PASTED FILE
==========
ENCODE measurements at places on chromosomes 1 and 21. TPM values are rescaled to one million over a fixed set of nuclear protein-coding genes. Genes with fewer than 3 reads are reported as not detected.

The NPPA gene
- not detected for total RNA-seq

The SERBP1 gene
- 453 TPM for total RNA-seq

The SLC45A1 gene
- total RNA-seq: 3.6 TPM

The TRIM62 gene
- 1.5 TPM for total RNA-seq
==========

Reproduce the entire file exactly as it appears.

ENCODE measurements at places on chromosomes 1 and 21. TPM values are rescaled to one million over a fixed set of nuclear protein-coding genes. Genes with fewer than 3 reads are reported as not detected.

The NPPA gene
- not detected for total RNA-seq

The SERBP1 gene
- 453 TPM for total RNA-seq

The SLC45A1 gene
- total RNA-seq: 3.6 TPM

The TRIM62 gene
- 1.5 TPM for total RNA-seq